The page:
When DC Thomson got wind of a planned Labour Party poster featuring the Tory leader as the comic world’s biggest cow pie fan, the Dundee publishers were not amused.
Topic: Intellectual property
Who: DC Thomson and the Labour Party
Where: The UK
When: October 2004
Beano and Dandy publisher DC Thomson of Dundee got wind of a Labour Party plan to use an image of Desperate Dan in a party political poster. The plan apparently was to superimpose the face of Tory Party leader Michael Howard on Desperate Dan's body with the slogan "Desperate Man".
DC Thomson moved swiftly into action and made it clear to the Labour Party that it did not approve of this unauthorised use of their copyright material, for which no consent had been sought.
The Labour Party backed down and gave an assurance that they would not continue with their plans.
Why this matters:
Although party political advertising is no longer covered by the CAP Code of advertising, direct marketing and sales promotion, it is not immune from the laws of intellectual property, as this case shows.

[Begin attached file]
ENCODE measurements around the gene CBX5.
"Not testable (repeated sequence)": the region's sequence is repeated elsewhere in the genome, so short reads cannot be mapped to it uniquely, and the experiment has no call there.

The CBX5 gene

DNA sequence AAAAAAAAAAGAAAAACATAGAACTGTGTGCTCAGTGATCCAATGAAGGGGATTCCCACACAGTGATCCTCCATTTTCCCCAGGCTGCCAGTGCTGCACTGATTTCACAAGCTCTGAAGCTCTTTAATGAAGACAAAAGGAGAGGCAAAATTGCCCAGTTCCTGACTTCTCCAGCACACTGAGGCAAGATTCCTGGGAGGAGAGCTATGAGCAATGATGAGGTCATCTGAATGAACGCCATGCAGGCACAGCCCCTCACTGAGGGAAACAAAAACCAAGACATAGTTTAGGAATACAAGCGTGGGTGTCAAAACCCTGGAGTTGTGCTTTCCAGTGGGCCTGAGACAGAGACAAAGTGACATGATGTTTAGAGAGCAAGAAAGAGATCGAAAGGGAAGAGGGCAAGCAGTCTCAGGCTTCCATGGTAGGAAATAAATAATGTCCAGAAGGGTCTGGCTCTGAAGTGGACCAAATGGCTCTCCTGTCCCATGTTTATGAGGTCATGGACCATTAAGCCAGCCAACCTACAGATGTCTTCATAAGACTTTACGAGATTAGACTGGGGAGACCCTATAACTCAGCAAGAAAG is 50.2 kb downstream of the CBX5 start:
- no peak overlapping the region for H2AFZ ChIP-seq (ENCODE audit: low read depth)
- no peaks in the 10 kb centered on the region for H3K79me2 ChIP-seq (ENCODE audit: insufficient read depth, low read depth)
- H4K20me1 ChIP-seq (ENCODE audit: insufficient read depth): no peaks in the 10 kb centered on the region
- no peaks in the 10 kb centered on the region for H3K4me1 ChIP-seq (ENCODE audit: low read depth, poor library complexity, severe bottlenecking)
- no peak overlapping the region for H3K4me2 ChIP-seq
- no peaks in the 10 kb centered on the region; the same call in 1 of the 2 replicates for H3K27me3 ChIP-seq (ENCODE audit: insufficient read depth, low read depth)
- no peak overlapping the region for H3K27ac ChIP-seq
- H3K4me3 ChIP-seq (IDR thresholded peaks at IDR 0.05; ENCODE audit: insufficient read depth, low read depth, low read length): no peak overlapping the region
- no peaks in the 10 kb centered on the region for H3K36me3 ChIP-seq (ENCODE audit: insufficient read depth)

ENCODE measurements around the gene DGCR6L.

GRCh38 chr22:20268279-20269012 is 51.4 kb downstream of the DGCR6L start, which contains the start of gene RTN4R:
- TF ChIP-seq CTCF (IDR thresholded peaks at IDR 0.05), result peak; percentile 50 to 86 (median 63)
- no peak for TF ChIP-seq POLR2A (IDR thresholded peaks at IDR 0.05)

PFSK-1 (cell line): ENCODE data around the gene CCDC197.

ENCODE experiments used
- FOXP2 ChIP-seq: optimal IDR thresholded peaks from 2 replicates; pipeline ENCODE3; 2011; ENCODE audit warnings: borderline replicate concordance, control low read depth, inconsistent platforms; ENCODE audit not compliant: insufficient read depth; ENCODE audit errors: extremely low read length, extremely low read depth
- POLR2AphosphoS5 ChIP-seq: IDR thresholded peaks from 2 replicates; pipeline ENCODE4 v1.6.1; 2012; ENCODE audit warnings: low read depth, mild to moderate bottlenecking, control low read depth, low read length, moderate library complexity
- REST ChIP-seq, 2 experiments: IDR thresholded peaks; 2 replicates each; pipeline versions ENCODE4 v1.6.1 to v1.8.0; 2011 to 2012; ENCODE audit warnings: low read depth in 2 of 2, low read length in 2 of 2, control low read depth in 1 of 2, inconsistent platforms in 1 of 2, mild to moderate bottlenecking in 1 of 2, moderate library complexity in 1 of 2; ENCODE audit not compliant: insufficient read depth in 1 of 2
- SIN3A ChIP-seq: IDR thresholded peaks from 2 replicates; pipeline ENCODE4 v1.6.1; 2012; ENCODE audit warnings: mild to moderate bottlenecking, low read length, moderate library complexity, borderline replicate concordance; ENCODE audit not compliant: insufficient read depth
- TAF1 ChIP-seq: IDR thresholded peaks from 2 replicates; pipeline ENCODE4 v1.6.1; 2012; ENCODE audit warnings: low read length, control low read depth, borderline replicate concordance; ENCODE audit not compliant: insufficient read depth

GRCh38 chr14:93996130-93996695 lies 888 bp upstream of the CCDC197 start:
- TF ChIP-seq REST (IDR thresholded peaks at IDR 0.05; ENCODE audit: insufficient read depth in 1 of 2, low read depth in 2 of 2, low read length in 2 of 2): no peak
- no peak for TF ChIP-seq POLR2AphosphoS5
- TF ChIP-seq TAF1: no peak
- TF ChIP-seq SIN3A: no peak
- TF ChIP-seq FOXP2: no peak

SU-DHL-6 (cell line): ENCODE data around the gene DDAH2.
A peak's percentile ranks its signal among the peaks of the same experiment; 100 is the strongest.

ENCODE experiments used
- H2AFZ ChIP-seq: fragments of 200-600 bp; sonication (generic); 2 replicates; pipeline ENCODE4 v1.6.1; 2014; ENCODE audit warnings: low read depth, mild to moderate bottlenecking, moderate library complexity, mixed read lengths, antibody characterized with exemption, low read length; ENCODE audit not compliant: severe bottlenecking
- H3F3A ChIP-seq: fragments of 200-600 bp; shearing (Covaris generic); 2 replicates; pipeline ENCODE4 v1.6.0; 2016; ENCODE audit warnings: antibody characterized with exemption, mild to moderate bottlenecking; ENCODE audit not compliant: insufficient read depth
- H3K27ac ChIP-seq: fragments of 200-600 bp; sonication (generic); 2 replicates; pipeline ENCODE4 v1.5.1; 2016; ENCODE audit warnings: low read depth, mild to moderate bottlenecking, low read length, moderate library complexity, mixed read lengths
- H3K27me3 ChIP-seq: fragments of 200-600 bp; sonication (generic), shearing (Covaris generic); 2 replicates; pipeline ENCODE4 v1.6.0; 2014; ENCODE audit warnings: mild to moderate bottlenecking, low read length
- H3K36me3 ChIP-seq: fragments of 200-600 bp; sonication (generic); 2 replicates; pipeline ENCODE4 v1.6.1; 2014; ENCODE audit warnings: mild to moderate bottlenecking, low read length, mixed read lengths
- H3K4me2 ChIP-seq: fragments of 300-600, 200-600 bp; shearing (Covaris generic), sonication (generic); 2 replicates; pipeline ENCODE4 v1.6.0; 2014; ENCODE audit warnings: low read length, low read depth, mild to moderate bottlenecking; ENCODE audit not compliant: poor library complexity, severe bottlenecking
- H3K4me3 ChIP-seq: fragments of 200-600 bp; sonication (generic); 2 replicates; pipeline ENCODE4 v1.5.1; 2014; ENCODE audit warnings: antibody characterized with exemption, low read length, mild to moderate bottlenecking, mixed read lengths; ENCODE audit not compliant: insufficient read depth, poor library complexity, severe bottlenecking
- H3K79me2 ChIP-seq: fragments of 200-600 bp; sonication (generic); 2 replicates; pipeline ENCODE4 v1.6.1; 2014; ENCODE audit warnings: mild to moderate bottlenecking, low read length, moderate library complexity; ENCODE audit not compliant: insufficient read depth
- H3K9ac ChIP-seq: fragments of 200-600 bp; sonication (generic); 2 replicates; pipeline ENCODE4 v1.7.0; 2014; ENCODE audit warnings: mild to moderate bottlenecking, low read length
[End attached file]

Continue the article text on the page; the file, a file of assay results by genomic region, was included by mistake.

A more recent development also emphasises that Beano and Dandy are not immune from similar laws. It has recently been reported that DC Thomson decided to scrap an entire 200,000 print run of an issue of Beano for fear it would offend Arsenal striker Thierry Henry. A character in the one strip named Henry Thierry bore an unflattering resemblance to the Premiership's top scorer and in the event DC Thomson decided discretion was the better part of valour and produced a new issue with a replacement story.